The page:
Published: 04/03/2004, Volume II4, No. 5895 Page 5
Almost half of England's specialist trusts had their star-ratings increased in the 12 days before the publication of the 2002 figures, health minister John Hutton has revealed.
They included Moorfields Eye Hospital trust, which eventually received three stars and therefore became eligible for a£1m capital funding grant and was able to join the first wave of foundation trusts.
Of the total 20 specialist trusts, eight saw their ratings increase. As well as Moorfields' rise to three stars, a further seven trusts saw their rating go up to two stars in the final days before ratings were published.
The information was revealed this week by Mr Hutton in response to questions put by Liberal Democrat health spokesman Paul Burstow.
Mr Burstow had tabled the questions after the parliamentary debate into the 2002 ratings inspired by HSJ's revelations that a number of trusts had seen their stars increase after an intervention from then health secretary Alan Milburn (news, pages 3-5, 18 December 2003).
Mr Hutton said that the removal of two criteria measuring performance in catering and information management and technology together with 'other data corrections and refinements' had seen 23 trusts increase their score between 12 July and the publication of the ratings on 24 July.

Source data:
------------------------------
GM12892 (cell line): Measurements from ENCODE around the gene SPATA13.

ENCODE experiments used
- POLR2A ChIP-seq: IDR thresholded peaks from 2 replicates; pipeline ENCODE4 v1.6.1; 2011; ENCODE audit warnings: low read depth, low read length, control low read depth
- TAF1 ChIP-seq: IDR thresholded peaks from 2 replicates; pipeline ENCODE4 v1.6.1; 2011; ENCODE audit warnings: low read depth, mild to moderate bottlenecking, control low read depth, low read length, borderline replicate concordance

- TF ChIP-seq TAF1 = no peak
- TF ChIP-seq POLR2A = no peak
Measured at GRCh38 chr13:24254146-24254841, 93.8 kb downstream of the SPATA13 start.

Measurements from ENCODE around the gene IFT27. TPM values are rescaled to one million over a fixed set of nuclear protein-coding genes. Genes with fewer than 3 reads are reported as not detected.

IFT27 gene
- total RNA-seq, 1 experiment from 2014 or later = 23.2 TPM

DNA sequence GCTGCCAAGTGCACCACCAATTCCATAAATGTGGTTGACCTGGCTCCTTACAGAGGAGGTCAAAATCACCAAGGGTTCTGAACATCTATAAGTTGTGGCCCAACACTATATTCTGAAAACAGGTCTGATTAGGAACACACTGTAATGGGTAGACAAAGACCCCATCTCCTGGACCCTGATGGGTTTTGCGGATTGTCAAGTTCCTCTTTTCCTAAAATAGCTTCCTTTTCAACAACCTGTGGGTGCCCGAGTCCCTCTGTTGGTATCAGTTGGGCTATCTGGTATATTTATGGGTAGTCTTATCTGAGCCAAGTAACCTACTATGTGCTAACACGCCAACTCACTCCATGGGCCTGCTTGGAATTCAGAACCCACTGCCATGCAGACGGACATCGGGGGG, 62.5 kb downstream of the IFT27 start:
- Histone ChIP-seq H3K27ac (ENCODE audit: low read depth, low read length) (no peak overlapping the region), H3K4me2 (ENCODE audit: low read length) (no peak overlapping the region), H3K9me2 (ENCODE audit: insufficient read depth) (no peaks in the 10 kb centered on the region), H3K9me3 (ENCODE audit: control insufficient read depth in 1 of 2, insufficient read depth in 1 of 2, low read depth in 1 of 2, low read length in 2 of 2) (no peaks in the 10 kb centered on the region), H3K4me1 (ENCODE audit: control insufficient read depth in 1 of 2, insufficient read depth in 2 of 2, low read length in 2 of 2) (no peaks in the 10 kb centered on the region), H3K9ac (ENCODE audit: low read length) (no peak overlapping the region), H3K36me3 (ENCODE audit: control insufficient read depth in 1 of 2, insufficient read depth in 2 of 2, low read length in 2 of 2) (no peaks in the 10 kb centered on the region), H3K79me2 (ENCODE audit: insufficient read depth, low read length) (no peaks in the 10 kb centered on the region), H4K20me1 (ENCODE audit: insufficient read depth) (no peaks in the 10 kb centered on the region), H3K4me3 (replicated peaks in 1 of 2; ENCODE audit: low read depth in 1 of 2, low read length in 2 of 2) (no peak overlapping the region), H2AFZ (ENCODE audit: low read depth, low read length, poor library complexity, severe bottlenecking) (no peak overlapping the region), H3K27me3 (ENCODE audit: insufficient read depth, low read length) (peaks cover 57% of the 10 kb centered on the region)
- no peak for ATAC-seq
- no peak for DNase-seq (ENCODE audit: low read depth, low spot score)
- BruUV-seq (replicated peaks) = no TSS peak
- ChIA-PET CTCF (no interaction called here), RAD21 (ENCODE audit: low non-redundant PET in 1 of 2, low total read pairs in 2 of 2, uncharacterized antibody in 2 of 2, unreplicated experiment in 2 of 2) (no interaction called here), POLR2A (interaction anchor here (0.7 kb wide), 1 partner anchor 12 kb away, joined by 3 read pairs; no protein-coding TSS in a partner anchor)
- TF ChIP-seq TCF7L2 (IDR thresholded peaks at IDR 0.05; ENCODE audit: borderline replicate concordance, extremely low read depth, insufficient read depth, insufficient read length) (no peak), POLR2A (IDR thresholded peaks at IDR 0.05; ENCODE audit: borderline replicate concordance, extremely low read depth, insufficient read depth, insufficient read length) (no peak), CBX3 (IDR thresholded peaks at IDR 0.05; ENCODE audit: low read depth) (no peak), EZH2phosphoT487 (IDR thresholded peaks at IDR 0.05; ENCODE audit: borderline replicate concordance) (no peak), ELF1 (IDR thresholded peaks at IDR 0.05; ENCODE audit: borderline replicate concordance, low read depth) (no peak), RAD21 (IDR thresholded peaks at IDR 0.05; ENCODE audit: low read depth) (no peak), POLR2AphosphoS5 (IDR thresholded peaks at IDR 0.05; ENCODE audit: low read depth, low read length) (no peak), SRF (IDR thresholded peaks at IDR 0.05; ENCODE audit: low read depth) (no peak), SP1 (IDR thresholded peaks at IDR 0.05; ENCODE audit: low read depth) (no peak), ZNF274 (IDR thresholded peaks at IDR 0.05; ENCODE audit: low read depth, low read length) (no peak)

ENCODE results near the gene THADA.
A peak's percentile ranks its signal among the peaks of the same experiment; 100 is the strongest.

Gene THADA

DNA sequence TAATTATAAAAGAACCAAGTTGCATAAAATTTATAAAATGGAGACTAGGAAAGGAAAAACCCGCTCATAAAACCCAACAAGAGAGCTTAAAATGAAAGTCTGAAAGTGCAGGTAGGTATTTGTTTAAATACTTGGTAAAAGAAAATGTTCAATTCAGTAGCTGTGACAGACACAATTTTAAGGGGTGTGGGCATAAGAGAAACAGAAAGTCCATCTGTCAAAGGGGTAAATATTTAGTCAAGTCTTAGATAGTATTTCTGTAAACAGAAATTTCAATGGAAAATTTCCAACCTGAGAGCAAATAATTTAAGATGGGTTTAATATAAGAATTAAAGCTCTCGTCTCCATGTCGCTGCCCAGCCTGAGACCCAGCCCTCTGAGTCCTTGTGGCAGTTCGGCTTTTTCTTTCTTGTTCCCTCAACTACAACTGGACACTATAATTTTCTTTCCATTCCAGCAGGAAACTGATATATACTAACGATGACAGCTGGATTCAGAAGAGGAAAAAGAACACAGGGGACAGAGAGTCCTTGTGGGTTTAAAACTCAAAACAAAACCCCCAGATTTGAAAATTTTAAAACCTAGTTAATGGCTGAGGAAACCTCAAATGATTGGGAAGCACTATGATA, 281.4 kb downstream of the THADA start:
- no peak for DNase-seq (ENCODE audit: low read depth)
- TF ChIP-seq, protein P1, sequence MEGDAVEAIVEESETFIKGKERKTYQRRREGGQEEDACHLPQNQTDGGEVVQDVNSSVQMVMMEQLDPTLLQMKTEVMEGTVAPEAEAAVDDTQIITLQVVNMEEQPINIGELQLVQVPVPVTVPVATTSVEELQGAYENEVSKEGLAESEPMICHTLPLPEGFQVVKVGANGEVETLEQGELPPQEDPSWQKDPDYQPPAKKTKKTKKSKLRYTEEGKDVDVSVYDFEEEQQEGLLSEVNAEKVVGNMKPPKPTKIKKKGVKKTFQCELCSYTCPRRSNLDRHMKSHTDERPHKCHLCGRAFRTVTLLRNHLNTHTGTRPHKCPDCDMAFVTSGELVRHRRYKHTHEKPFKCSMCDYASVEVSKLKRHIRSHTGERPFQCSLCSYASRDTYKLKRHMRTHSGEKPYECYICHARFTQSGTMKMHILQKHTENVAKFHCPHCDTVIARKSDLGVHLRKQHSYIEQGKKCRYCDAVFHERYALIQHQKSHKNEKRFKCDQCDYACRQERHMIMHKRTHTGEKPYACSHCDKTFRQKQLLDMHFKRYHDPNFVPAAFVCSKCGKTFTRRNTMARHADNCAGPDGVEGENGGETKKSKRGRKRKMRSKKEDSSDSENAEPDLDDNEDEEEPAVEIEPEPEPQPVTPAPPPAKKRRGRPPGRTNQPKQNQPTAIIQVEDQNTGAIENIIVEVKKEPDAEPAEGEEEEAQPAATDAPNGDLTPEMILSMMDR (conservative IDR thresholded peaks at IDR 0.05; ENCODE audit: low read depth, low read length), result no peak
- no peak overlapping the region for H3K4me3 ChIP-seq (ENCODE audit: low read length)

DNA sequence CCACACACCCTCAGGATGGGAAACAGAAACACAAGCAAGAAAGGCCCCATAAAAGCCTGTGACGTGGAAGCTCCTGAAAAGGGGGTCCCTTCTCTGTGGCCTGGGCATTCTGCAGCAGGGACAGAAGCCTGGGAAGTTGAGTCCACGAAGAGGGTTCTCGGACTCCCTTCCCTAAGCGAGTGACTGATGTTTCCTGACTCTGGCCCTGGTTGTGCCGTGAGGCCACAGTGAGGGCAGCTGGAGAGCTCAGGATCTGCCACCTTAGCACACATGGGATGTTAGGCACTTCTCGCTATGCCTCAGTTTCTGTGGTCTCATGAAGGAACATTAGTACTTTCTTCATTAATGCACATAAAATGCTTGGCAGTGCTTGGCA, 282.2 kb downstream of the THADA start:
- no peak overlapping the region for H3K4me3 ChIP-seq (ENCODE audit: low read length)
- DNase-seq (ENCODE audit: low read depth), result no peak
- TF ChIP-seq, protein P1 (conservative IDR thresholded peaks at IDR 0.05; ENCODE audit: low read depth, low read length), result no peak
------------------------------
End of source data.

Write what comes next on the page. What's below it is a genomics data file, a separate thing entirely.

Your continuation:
HSJ had previously published the list of 15 acute trusts and two specialist trusts (news, pages 3-5, 18 December; news, pages 3-5, 8 January) which saw their ratings increased. Mr Hutton's answer reveals that the missing six were all specialist trusts.
The trusts were Moorfields Eye Hospital; Birmingham Women's Healthcare; the Cardiothoracic Centre Liverpool; Royal Liverpool Children's; Royal National Hospital for Rheumatic Diseases;
Walton Centre for Neurology and Neurosurgery.
All except Moorfields received two stars.A two-star rating allowed the trusts to enjoy a number of advantages, including taking forward capital projects worth up to£8m without first getting approval for the project's business case.
Of all 20 specialist trusts, just two received one star in 2002, and none were zero rated.
Mr Burstow also asked which trusts Mr Milburn queried and why.Mr Hutton said Mr Milburn had raised queries about nine acute trusts - all named in HSJ's previous coverage - 'to satisfy himself ' that the ratings 'were based on robust evidence'. Mr Hutton made no mention of the health secretary querying the rating of specialist trusts. The Department of Health would only say: 'Everything we want to say is in John Hutton's parliamentary answer, or was covered in the [previous] debate in parliament.'
Moorfields was unavailable for comment.